is important to start by saying that the majority of schools
and teachers would wish to take seriously any form of bullying
and this includes racial bullying. Bullying based on someone's
colour, culture, ethnicity or nationality places the individual
in a category, then abuses the category as well as the individual.
Gillborn (1995) describes racist name calling as insulting
not only to the individual, but their family and their culture.
The Stephen Lawrence Inquiry has warned us not to be complacent.
It reminds us of the important role education has in helping
to educate and act against racism. It is important, however,
to heed the warnings of academic researchers who state that
studies of bullying or harassment in schools are often not
designed to address racism as a major aspect of students'
school lives and therefore if these studies do not pick
up on racial issues, the lack of evidence of racism should
not be interpreted as evidence of a lack of racism or indeed
studies indicate that minority ethnic children are especially
at risk of bullying. This bullying would appear to start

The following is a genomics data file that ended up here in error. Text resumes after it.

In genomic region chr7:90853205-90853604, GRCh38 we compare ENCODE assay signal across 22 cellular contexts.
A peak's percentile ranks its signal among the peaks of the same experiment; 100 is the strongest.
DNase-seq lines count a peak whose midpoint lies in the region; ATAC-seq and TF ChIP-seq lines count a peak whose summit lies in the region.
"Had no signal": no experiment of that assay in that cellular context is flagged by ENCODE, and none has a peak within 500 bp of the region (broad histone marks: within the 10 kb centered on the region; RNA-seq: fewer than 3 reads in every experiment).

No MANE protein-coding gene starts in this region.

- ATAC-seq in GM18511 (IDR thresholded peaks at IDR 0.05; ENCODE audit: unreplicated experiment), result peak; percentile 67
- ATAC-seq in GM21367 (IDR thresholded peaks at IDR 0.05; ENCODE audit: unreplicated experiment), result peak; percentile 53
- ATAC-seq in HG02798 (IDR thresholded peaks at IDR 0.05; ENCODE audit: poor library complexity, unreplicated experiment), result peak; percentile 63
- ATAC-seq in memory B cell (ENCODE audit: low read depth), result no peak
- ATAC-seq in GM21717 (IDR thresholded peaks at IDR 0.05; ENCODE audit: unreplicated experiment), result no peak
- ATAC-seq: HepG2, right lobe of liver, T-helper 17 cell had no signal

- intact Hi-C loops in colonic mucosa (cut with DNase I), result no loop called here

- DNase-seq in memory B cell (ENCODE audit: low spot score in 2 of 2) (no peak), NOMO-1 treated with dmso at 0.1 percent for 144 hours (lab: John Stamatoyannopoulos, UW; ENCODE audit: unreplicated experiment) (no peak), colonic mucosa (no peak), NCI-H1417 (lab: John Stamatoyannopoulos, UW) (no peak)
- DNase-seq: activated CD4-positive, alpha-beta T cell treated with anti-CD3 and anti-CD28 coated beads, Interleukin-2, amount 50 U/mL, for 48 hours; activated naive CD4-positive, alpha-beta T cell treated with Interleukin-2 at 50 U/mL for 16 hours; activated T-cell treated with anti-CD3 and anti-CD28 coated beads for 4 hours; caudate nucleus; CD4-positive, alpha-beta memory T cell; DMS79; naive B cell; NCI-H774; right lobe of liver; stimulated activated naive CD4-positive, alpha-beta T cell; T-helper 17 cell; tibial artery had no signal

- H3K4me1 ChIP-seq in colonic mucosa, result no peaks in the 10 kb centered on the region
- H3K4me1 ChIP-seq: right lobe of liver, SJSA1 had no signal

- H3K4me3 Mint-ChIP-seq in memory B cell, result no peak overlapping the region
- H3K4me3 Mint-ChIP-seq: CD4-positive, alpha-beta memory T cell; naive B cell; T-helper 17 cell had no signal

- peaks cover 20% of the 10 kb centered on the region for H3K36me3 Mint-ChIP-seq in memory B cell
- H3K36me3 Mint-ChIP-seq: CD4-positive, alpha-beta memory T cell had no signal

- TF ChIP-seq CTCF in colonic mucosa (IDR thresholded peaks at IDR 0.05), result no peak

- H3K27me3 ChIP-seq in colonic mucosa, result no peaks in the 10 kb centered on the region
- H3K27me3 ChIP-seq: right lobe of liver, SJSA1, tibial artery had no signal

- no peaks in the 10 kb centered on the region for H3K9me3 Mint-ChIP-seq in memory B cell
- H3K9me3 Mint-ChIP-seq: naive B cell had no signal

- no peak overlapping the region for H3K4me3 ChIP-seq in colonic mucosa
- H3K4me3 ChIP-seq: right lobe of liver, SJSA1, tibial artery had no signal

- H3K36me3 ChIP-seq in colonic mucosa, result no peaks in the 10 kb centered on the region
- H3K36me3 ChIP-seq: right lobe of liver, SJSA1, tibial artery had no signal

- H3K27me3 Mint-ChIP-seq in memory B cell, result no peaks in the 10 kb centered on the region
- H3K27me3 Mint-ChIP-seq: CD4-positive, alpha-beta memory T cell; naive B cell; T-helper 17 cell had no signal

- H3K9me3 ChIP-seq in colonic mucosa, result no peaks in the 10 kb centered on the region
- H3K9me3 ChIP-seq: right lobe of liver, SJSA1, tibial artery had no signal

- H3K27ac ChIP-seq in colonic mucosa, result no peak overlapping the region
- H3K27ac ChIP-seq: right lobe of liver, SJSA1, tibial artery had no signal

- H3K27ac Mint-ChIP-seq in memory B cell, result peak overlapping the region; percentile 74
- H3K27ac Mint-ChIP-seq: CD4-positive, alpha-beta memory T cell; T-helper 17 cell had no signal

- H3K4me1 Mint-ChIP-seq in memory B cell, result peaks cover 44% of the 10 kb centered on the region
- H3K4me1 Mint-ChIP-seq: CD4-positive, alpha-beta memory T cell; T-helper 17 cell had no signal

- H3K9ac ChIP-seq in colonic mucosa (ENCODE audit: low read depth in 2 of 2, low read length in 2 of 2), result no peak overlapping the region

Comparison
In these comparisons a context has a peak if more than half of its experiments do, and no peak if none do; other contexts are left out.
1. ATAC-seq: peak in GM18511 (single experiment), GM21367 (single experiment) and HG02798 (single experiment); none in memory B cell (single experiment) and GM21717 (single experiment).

at an early age. Small-scale action research done by three
teachers in Central Region in the mid 1990s found attitudes
of 'them and us'among primary pupils to be prevalent and
strong. (Donald et al, 1995). A survey of perceptions and
experiences of young black and white people in Glasgow (Hampton
1998) and research on the experiences of refugee children
in Scottish schools (Closs, Stead and Arshad 1999) confirm
that young people face racial bullying, name calling and
experiences in school.
young people were asked to identify strategies to deal with
this, in the Hampton report, 60 of the 83 respondents (72%)
aged between 12 -20 believed that a substantial degree of
work needed to be done within schools for both teachers
and pupils and that work had to begin at pre-primary level.
This included developing staff awareness on racism, having
procedures in place to challenge racism and supporting those
who face racism. Many were cynical about anti-bullying policies,
claiming many of these were paper policies and often produced
without taking the pupil perspective into account. Most
importantly though, respondents wanted more curricular activities,
to educate young people about racism and to identify strategies
to counter such racism.
us to build a database of practice in this area. CERES would
like to hear from schools (nursery, primary, special and
secondary) of strategies you have used to address racial
incidents in your school, any curricular initiatives or
any concerns you may have on the matter. To contact us,
call 0131 651 6371 or e-mail firstname.lastname@example.org
Rowena Arshad, Director,
Centre for Education for Racial Equality in Scotland